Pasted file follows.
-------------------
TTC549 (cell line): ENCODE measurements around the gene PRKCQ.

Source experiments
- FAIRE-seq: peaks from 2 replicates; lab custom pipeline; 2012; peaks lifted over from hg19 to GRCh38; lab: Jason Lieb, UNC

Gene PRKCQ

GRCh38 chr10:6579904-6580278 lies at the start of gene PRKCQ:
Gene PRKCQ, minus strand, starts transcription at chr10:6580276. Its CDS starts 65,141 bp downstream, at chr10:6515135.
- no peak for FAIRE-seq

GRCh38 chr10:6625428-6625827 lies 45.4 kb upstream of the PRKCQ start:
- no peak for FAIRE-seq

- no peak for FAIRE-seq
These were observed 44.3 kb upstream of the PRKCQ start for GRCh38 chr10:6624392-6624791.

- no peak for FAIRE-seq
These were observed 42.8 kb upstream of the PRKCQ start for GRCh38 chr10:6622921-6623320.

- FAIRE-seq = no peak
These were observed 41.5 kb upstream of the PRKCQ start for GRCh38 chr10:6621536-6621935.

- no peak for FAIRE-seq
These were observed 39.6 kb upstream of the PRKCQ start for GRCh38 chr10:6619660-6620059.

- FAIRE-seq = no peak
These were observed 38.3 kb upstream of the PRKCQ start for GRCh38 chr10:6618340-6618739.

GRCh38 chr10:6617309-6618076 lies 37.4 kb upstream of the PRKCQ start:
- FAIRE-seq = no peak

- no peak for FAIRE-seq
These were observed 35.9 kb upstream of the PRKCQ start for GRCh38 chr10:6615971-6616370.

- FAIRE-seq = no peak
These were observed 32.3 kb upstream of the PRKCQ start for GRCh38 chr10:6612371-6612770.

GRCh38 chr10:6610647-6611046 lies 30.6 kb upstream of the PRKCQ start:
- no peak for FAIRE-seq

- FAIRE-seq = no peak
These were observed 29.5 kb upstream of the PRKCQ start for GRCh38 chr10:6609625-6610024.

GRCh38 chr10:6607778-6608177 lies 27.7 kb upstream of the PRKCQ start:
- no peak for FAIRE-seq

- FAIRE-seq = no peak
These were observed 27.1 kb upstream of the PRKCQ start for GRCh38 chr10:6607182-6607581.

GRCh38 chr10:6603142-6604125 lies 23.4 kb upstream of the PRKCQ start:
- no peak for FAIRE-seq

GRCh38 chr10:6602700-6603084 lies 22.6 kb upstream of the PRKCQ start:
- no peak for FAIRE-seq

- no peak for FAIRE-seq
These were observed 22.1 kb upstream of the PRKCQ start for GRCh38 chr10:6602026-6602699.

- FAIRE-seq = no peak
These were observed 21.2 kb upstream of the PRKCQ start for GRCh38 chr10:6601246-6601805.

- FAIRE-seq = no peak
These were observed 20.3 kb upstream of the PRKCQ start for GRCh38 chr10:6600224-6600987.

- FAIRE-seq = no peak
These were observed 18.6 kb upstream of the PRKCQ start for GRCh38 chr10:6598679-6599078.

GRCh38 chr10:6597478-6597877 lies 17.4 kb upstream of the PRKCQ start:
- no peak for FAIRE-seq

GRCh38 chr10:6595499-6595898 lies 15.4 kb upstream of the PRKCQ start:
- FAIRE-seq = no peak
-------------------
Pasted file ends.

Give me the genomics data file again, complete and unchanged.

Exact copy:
TTC549 (cell line): ENCODE measurements around the gene PRKCQ.

Source experiments
- FAIRE-seq: peaks from 2 replicates; lab custom pipeline; 2012; peaks lifted over from hg19 to GRCh38; lab: Jason Lieb, UNC

Gene PRKCQ

GRCh38 chr10:6579904-6580278 lies at the start of gene PRKCQ:
Gene PRKCQ, minus strand, starts transcription at chr10:6580276. Its CDS starts 65,141 bp downstream, at chr10:6515135.
- no peak for FAIRE-seq

GRCh38 chr10:6625428-6625827 lies 45.4 kb upstream of the PRKCQ start:
- no peak for FAIRE-seq

- no peak for FAIRE-seq
These were observed 44.3 kb upstream of the PRKCQ start for GRCh38 chr10:6624392-6624791.

- no peak for FAIRE-seq
These were observed 42.8 kb upstream of the PRKCQ start for GRCh38 chr10:6622921-6623320.

- FAIRE-seq = no peak
These were observed 41.5 kb upstream of the PRKCQ start for GRCh38 chr10:6621536-6621935.

- no peak for FAIRE-seq
These were observed 39.6 kb upstream of the PRKCQ start for GRCh38 chr10:6619660-6620059.

- FAIRE-seq = no peak
These were observed 38.3 kb upstream of the PRKCQ start for GRCh38 chr10:6618340-6618739.

GRCh38 chr10:6617309-6618076 lies 37.4 kb upstream of the PRKCQ start:
- FAIRE-seq = no peak

- no peak for FAIRE-seq
These were observed 35.9 kb upstream of the PRKCQ start for GRCh38 chr10:6615971-6616370.

- FAIRE-seq = no peak
These were observed 32.3 kb upstream of the PRKCQ start for GRCh38 chr10:6612371-6612770.

GRCh38 chr10:6610647-6611046 lies 30.6 kb upstream of the PRKCQ start:
- no peak for FAIRE-seq

- FAIRE-seq = no peak
These were observed 29.5 kb upstream of the PRKCQ start for GRCh38 chr10:6609625-6610024.

GRCh38 chr10:6607778-6608177 lies 27.7 kb upstream of the PRKCQ start:
- no peak for FAIRE-seq

- FAIRE-seq = no peak
These were observed 27.1 kb upstream of the PRKCQ start for GRCh38 chr10:6607182-6607581.

GRCh38 chr10:6603142-6604125 lies 23.4 kb upstream of the PRKCQ start:
- no peak for FAIRE-seq

GRCh38 chr10:6602700-6603084 lies 22.6 kb upstream of the PRKCQ start:
- no peak for FAIRE-seq

- no peak for FAIRE-seq
These were observed 22.1 kb upstream of the PRKCQ start for GRCh38 chr10:6602026-6602699.

- FAIRE-seq = no peak
These were observed 21.2 kb upstream of the PRKCQ start for GRCh38 chr10:6601246-6601805.

- FAIRE-seq = no peak
These were observed 20.3 kb upstream of the PRKCQ start for GRCh38 chr10:6600224-6600987.

- FAIRE-seq = no peak
These were observed 18.6 kb upstream of the PRKCQ start for GRCh38 chr10:6598679-6599078.

GRCh38 chr10:6597478-6597877 lies 17.4 kb upstream of the PRKCQ start:
- no peak for FAIRE-seq

GRCh38 chr10:6595499-6595898 lies 15.4 kb upstream of the PRKCQ start:
- FAIRE-seq = no peak